Looking to the future of office lighting

The delivery of low-energy buildings that interact with the environment is just one of the factors that will influence the design of office lighting, as HUGH KING explains.urveys show that by the end of the decade nearly 70% of the UK’s workforce will still be employed in offices. It is estimated that these people will spend about 80 000 h of their life working in these establishments, have up to 10 jobs in their career and that the number aged over 60 is set to double. Good-quality lighting remains an essential part of office design. Without it, human activity will be seriously diminished and valuable energy wasted. Quality, then, is the single word that best sums up the future for office lighting. Since the Kyoto Protocol, the lighting industry has been responding to the cry for energy-efficient lighting to reduce emissions of carbon dioxide with developments such as the T16 (T5) and compact fluorescent tubes and advances in metal halide — not to mention progress in electronics and controls. With these technologies well established, the scene is set for a new era based on quality as well as efficiency. Inclusive lighting design This new move will be reinforced by the new age of inclusive lighting design, which has been influenced by a general demand for improved building design on the one hand and changing working tasks on the other. In the past, most office buildings were deep-plan and sealed, lit by masses of recessed modular fittings in suspended ceilings. That, though, was before global warming! In the future, the approach must be to deliver less energy-hungry buildings and luminaires — hence the rise of natural ventilated and chilled buildings and indirect/direct luminaires. The former’s trough profiled concrete ceilings eliminate the need for conventional suspended ceilings and thus impact greatly on luminaire design. In effect, the design of the ceiling plane and luminaires has been returned to the architect, setting the trend for indirect/direct lighting or ‘rafts’ integrating other services and using lighting controls. The same can be said of chilled ceilings, be they panels or beams. There is a natural desire to use as much of the ceiling as possible for the cooling elements, which restricts space for the luminaires — leading to the demand for slimmer, smaller fittings. Let us turn our attention, albeit briefly, to the internal arrangement of the office workplace. Its fundamental role is going through an existential shift. The office will no longer be a centre of corridors, concentration and privacy, but, rather, an energetic, open, flexible space for interaction and group activity.
Air-handling lighting is a feature at the Cardinal Place offices in the Victoria area of London. Special 750 mm-square recessed luminaires employ 14 W T5 lamps and central louvres. The building has been awarded a BREEAM ‘very good’ rating for energy efficiency (12 W/m2).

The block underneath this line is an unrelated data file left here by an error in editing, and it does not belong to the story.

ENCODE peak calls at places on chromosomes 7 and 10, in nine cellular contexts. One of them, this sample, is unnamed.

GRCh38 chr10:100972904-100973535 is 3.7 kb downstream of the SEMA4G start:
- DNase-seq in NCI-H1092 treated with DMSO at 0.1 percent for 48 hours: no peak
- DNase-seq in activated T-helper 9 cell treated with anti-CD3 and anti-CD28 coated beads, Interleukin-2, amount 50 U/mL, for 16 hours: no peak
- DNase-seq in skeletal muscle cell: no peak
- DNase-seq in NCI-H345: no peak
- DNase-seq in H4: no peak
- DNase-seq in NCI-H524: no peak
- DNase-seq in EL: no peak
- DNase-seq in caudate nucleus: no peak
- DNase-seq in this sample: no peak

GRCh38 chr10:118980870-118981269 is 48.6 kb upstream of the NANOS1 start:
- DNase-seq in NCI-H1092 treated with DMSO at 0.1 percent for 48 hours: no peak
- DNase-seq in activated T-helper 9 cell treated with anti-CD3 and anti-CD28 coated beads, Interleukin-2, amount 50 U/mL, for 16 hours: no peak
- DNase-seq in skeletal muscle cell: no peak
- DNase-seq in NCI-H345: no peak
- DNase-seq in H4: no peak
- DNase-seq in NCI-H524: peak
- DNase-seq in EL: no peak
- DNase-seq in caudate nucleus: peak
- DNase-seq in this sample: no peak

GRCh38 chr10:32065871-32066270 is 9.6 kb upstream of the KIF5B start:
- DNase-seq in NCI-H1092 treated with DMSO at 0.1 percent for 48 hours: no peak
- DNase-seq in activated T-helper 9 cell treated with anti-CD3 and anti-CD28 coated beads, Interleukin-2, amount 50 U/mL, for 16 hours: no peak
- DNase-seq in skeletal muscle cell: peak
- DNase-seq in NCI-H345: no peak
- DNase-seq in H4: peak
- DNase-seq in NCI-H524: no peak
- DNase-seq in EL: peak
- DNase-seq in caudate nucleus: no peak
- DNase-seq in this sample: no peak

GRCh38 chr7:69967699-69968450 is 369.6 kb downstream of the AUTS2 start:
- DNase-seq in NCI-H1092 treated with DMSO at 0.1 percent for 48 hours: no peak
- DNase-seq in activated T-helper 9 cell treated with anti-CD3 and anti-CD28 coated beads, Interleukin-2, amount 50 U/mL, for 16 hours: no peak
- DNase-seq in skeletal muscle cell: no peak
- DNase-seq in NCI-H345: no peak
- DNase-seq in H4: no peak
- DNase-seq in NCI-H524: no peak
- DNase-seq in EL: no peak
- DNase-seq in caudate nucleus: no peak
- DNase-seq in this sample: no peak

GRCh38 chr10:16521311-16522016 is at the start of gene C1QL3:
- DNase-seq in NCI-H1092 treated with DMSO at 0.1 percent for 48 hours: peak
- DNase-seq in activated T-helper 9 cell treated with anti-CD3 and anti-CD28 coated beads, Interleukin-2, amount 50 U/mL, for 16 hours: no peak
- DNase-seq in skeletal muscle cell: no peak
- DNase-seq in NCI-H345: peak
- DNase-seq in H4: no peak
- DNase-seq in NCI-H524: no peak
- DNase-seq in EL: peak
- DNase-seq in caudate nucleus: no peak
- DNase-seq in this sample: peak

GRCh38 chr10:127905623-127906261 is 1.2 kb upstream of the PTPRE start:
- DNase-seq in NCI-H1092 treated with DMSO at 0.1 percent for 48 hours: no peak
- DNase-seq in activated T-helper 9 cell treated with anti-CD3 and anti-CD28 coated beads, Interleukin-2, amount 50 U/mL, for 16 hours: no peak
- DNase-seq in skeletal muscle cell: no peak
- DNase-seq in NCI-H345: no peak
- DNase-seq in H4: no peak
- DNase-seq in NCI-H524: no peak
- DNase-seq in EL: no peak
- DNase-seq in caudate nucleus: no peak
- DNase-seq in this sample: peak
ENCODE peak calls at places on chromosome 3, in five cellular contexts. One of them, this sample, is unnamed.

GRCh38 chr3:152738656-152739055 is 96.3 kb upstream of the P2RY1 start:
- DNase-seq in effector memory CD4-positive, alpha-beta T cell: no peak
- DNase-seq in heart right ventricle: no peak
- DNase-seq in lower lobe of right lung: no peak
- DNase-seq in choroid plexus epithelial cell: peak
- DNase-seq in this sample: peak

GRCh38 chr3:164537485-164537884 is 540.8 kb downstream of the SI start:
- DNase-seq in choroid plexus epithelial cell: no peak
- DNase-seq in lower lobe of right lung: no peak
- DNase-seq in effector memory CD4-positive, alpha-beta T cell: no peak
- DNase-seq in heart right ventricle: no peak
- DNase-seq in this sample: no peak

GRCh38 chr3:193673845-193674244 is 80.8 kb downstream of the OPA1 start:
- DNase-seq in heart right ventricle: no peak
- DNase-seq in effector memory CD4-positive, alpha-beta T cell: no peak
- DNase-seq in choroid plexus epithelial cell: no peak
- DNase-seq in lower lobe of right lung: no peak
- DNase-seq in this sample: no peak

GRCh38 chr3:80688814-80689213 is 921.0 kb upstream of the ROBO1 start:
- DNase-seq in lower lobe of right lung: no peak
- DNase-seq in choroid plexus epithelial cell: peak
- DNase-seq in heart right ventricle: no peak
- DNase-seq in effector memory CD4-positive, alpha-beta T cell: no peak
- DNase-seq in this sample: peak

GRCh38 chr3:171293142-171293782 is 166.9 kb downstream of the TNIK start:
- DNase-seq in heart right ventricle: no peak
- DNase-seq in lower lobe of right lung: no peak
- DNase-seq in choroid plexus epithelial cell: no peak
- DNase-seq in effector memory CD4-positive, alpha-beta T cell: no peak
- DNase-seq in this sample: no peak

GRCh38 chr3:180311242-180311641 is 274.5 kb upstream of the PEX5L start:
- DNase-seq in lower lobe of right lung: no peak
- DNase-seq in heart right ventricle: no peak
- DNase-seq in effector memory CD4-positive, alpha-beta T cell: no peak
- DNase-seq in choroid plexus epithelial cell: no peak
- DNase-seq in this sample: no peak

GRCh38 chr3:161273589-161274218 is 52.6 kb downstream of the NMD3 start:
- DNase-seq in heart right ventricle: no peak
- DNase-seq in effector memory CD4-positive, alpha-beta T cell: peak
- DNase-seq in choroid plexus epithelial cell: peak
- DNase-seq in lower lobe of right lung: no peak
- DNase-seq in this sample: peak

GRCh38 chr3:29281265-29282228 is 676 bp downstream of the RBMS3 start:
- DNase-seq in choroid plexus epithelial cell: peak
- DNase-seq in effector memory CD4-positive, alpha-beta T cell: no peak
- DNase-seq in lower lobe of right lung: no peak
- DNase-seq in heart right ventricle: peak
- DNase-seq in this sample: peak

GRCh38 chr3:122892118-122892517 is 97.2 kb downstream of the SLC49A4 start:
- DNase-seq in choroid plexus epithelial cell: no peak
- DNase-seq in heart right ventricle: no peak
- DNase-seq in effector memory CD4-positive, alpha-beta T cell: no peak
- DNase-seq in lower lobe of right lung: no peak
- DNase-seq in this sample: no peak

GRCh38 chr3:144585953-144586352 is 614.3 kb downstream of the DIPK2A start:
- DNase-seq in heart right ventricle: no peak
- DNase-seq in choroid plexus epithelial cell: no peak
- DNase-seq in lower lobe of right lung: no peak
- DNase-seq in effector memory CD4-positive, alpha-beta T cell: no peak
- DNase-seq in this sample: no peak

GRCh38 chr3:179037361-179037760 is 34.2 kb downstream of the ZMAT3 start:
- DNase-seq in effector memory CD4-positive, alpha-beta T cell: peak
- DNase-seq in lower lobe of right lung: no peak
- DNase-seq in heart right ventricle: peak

Office spaces will be smaller, but areas within them will be more flexible. As eyes age, they become less sensitive to light. After the age of 45, visual ability to do difficult tasks reduces rapidly, but suitable lighting is rarely provided today. This is underlined by recent research, which recommends that the lit office environment could be enhanced by focusing on a number of inclusive design principles. • Light for health — increasing the spectrum of light provided for added visual and non-visual functionality. • Light for wellbeing — varying light qualities through daily programmes to create an emotional and psychological link between our bodies and the time of day. • Light for individuals — providing end-users with intuitive control over their own lighting, allowing office workers to meet their individual ergonomic needs. Shortcomings The study by Matthew Harrison at the Royal College of Art’s Hamlyn Research Centre identified key aspects of human behaviour and ergonomic needs that demonstrate the shortcomings of current office lighting systems. A major finding was the need to centre technological advances around effective and intuitive control interfaces. The research suggests, ‘Older and younger workers could benefit from adjustable lighting systems, helping to ease the individual frustrations of a shared environment. Dynamic lighting that varies throughout the day also provides emotional (and possibly physiological) harmony with the time of day, helping workers to pace themselves and regulate their body clock.’ Not surprisingly, the consequences of an aging workforce result in several necessities for lighting facilities. A simple on/off switch will no longer suffice. Control or variation must lie with the individual in such a delicate way that both the individual and the group can be catered for. As we age, we need better quality light, and, at times, more light. The workplace has yet to take heed of this in preparation for the predicted seismic shift in office demographics. Now this is likely to change. Concluding thoughts Tomorrow’s history will be defined by the success of today’s development programmes and exemplar architectural projects. These are aimed at enhancing the value and quality of office lighting in the human environment. Such progress will be influenced by advances in electronics and new materials. Electronics will overcome the comparative intractability of discharge and fluorescent light sources, enabling them to change output level and even colour appearance. Such is the pace of micro-miniaturisation that these new light sources will be extremely thin, almost wafer-like, with no heat or control worries. High frequency will be a way of life, and fittings will be voice-instructed to give us the required colour, brightness and stimulation —in short, better-quality office lighting. Hugh King is with Thorn Lighting Ltd, Silver Screens, Elstree Way, Borehamwood, Herts WD6 1FE.
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